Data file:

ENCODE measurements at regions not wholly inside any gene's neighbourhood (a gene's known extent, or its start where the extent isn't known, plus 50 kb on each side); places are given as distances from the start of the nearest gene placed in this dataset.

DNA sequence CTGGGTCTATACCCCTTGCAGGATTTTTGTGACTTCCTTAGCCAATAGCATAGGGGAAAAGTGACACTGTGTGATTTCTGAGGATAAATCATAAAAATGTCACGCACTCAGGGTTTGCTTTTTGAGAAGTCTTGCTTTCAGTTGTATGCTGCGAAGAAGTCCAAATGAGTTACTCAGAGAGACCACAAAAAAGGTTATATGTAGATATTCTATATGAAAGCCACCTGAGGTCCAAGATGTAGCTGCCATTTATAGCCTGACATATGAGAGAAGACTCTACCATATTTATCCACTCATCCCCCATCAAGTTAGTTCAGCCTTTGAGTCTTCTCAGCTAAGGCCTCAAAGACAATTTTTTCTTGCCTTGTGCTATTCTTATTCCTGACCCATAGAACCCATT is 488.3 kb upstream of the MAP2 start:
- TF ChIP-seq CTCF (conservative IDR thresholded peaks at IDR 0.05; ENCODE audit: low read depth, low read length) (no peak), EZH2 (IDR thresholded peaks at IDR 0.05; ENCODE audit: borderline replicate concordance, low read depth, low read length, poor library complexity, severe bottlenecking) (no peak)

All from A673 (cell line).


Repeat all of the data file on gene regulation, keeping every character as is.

ENCODE measurements at regions not wholly inside any gene's neighbourhood (a gene's known extent, or its start where the extent isn't known, plus 50 kb on each side); places are given as distances from the start of the nearest gene placed in this dataset.

DNA sequence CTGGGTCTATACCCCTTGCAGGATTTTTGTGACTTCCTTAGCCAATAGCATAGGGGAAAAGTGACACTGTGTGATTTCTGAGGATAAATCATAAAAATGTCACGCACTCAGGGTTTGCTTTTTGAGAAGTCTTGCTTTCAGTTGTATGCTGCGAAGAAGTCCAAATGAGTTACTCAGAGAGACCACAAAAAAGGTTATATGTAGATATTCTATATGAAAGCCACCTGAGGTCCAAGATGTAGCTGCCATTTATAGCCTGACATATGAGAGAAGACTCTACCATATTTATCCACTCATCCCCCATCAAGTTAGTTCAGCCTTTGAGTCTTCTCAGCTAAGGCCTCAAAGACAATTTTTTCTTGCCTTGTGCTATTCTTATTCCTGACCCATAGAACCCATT is 488.3 kb upstream of the MAP2 start:
- TF ChIP-seq CTCF (conservative IDR thresholded peaks at IDR 0.05; ENCODE audit: low read depth, low read length) (no peak), EZH2 (IDR thresholded peaks at IDR 0.05; ENCODE audit: borderline replicate concordance, low read depth, low read length, poor library complexity, severe bottlenecking) (no peak)

All from A673 (cell line).